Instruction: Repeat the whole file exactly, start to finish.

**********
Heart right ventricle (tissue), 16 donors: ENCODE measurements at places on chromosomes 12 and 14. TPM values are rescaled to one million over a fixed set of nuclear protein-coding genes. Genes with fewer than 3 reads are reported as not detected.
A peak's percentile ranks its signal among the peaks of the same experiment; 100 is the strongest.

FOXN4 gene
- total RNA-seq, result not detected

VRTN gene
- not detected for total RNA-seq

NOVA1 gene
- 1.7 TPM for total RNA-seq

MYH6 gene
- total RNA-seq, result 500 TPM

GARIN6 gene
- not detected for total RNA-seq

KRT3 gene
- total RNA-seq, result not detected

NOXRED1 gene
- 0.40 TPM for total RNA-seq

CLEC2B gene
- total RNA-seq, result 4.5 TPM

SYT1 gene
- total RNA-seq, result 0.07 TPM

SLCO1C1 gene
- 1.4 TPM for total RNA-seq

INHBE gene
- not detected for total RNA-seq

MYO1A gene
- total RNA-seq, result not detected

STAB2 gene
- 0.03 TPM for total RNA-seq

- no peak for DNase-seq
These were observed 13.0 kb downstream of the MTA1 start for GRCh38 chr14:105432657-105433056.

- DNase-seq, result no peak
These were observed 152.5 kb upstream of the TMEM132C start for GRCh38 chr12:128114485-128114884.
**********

Heart right ventricle (tissue), 16 donors: ENCODE measurements at places on chromosomes 12 and 14. TPM values are rescaled to one million over a fixed set of nuclear protein-coding genes. Genes with fewer than 3 reads are reported as not detected.
A peak's percentile ranks its signal among the peaks of the same experiment; 100 is the strongest.

FOXN4 gene
- total RNA-seq, result not detected

VRTN gene
- not detected for total RNA-seq

NOVA1 gene
- 1.7 TPM for total RNA-seq

MYH6 gene
- total RNA-seq, result 500 TPM

GARIN6 gene
- not detected for total RNA-seq

KRT3 gene
- total RNA-seq, result not detected

NOXRED1 gene
- 0.40 TPM for total RNA-seq

CLEC2B gene
- total RNA-seq, result 4.5 TPM

SYT1 gene
- total RNA-seq, result 0.07 TPM

SLCO1C1 gene
- 1.4 TPM for total RNA-seq

INHBE gene
- not detected for total RNA-seq

MYO1A gene
- total RNA-seq, result not detected

STAB2 gene
- 0.03 TPM for total RNA-seq

- no peak for DNase-seq
These were observed 13.0 kb downstream of the MTA1 start for GRCh38 chr14:105432657-105433056.

- DNase-seq, result no peak
These were observed 152.5 kb upstream of the TMEM132C start for GRCh38 chr12:128114485-128114884.